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I have Roland XP-30 which I bought in America, and I am now in a country running on 220V.

The section in the manual on power consumption says 10 W (AC 117 V), 10 W (AC 230 V), 10 W (AC 240 V) which sounds like it is a dual voltage.

However on the keyboard it self, is says AC 117V 50/60 hz which sounds like it can only handle 117V.

How do I know if its safe to plug my keyboard in. Since the wattage is very low, does it hurt to use a small converter meant for low wattage devices?

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I'd go by what is put on the keyboard: the manual might just list the power consumptions for the different various models. Or it might state the current setting and there is a selection switch inside of the case itself.

May depends on whether you have an external power supply (which then might need replacing) or an internal one (which has a higher likelihood of having some switch).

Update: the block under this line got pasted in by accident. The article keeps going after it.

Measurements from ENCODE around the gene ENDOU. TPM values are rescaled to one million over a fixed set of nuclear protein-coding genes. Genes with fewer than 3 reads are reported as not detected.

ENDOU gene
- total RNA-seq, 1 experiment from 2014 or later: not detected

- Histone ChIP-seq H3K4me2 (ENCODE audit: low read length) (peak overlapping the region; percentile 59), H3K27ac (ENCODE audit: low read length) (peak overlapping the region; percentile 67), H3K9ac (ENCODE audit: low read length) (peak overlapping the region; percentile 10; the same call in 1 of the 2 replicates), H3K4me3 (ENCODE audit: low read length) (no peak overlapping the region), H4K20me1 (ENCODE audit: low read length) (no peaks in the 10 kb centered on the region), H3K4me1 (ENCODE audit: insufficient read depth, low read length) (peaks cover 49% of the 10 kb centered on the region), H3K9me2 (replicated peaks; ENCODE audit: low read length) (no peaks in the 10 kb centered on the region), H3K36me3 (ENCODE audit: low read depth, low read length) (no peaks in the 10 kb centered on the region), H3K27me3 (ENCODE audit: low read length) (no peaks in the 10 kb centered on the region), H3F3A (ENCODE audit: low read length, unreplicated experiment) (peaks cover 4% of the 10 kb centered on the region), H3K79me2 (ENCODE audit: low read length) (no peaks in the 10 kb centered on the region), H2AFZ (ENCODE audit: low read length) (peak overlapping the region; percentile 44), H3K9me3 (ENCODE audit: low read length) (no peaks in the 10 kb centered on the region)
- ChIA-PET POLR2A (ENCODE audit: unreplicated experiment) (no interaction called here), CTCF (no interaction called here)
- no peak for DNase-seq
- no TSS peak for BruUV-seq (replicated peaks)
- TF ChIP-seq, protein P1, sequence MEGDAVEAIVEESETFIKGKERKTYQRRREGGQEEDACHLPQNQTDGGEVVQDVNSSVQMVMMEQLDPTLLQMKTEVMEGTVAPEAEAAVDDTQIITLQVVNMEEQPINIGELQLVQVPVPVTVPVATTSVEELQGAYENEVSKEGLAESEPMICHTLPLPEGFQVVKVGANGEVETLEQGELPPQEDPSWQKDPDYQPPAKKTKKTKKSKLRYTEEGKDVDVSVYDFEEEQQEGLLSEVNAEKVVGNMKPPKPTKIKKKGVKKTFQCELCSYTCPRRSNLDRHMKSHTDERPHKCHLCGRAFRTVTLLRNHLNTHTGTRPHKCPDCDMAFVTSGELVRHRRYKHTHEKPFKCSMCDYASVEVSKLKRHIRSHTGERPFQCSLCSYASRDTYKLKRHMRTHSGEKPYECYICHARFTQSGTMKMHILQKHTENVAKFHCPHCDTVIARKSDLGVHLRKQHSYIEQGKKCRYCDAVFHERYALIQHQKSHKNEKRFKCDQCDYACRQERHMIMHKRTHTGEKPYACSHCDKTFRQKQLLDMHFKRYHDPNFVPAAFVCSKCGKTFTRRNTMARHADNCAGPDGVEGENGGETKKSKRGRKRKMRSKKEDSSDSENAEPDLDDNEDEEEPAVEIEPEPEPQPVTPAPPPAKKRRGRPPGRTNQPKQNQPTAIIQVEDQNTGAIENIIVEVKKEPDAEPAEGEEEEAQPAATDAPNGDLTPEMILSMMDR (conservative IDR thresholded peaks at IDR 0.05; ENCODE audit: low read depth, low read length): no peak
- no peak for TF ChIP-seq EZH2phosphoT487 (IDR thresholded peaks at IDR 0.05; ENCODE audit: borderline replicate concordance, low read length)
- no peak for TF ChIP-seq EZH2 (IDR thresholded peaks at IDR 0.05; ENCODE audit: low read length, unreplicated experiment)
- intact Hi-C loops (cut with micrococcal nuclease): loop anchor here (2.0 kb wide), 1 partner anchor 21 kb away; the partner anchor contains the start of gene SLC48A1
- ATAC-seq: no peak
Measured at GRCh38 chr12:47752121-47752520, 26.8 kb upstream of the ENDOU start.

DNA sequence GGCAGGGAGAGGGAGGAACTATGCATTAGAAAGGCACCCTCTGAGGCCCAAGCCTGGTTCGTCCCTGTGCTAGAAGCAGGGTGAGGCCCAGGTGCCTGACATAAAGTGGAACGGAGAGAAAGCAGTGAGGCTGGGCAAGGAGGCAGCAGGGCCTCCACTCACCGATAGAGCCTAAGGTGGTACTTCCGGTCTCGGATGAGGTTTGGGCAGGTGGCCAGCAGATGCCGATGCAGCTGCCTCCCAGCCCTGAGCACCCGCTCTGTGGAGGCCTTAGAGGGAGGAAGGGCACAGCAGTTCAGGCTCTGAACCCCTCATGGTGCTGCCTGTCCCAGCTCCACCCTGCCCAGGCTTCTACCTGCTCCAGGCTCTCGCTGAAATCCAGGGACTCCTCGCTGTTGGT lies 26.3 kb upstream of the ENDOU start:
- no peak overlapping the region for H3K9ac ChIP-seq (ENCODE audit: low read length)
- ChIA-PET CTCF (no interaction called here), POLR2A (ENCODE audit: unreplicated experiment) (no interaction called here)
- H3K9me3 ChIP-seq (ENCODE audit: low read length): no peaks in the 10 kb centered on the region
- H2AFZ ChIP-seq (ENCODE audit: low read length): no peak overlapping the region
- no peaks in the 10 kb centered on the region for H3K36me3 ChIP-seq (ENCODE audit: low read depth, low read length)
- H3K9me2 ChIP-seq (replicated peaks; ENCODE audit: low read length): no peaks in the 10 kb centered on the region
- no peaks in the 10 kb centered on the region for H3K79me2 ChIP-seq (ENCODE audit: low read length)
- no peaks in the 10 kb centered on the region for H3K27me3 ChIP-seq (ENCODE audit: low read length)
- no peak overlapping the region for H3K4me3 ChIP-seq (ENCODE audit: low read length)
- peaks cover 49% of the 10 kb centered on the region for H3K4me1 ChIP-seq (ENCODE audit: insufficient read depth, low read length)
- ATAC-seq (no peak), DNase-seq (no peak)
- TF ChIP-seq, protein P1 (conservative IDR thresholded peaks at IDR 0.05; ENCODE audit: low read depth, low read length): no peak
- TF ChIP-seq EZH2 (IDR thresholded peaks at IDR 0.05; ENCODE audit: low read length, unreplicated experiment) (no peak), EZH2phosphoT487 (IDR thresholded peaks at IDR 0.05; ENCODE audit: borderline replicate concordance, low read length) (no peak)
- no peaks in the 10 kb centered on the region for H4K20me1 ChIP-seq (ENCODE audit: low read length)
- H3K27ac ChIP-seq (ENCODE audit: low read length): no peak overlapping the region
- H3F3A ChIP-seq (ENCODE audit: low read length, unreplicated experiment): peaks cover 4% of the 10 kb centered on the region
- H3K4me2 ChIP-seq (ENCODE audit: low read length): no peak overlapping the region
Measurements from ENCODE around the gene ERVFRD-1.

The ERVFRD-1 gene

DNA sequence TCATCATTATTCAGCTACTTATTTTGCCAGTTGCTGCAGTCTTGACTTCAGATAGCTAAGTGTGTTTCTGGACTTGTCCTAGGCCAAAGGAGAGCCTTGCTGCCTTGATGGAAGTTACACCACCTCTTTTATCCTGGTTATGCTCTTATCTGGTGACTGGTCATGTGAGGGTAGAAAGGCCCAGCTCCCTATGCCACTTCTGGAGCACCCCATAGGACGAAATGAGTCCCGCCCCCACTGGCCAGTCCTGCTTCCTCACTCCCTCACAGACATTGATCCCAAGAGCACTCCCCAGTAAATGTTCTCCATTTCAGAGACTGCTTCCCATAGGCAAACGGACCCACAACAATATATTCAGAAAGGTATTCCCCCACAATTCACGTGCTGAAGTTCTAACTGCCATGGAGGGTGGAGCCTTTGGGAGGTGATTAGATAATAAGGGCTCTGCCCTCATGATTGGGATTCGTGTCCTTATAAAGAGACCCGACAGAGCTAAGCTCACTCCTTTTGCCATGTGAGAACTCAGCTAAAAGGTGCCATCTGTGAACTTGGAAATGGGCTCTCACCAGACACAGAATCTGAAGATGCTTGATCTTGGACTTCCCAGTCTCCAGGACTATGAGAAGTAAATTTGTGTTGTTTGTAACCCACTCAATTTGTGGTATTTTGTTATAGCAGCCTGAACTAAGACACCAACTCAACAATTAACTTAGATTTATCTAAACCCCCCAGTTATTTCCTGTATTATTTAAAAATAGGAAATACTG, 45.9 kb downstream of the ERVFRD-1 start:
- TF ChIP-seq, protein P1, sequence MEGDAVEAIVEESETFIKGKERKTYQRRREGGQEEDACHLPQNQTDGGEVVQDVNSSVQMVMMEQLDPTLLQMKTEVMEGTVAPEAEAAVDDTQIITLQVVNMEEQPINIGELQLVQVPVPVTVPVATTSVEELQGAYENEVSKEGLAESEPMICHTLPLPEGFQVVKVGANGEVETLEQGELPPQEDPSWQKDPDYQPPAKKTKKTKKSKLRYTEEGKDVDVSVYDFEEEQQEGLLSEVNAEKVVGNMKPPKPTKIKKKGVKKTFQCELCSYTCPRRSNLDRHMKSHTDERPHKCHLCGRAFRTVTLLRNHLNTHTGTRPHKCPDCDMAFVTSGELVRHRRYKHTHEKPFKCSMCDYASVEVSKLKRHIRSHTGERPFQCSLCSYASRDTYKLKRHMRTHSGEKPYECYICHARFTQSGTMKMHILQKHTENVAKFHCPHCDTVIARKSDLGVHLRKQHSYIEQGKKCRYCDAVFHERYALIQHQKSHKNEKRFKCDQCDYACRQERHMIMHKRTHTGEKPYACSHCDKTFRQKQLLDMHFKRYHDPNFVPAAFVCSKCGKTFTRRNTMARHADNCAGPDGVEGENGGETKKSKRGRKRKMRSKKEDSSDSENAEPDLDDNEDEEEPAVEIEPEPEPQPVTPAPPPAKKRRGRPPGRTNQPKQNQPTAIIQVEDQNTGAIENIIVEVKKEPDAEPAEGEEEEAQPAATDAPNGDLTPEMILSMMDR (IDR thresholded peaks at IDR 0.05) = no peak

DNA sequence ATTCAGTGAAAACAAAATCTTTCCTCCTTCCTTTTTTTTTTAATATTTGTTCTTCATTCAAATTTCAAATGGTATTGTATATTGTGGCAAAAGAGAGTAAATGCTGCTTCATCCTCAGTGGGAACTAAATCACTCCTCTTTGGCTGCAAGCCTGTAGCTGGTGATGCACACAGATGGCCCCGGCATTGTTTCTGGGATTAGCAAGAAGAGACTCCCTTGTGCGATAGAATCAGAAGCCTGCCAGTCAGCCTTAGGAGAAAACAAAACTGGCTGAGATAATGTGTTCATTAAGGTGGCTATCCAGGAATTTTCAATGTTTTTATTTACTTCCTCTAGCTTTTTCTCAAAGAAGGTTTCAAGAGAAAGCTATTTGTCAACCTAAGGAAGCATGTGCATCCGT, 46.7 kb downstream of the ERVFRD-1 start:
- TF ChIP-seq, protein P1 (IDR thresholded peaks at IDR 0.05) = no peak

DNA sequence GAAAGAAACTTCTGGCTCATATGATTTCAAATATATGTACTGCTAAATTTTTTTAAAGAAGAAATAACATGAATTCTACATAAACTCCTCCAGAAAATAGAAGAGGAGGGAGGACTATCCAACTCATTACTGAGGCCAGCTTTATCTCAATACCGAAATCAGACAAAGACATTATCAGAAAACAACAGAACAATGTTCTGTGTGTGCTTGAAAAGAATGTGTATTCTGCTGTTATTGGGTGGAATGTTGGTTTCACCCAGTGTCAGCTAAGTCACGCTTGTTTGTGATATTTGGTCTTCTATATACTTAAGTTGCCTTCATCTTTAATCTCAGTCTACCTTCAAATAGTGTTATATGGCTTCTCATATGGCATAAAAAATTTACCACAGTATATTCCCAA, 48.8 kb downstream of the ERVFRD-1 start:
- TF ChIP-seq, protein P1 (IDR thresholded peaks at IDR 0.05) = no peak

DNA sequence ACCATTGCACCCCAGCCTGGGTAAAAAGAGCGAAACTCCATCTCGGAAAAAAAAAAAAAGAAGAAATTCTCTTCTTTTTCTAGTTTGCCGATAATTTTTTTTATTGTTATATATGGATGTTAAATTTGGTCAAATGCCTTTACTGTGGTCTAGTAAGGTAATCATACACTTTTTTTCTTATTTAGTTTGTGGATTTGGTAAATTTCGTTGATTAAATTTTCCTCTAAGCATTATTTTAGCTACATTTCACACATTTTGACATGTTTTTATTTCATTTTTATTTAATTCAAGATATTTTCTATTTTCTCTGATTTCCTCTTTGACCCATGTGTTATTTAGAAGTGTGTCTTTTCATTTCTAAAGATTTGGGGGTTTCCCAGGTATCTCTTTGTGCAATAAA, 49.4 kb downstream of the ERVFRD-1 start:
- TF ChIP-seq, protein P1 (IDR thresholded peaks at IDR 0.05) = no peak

• It has an internal supply...I tried to look for a switch or something like, but couldn't find anything on keyboard, or in the manual. I know sometimes its hidden behind a sticker, but I couldn't find anything obvious. – blockhead Dec 4 '14 at 15:54
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    Just called up the local roland shop and they said to go by the keyboard, and I would probably need a converter. – blockhead Dec 4 '14 at 16:01
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The manual says "On 117V models the AC cable is permanently attached to the unit." That would indicate that there are three different models (117V, 230V and 240V) and that if your power cable is permanently connected, you have the 117V model.

In this case you will need an external transformer to run this on 220V or 240V. 2:1 ratio will be fine. They are typically referred to as "Step down Transformers" and you can easily by them on Amazon etc. You just have to make sure that the power rating of the keyboard doesn't exceed that of the transformer. Since the keyboard only takes 10W that shouldn't be a problem for most transformers. However you need to monitor this if you have more 110V devices that you want to run off the transformer at the same time.

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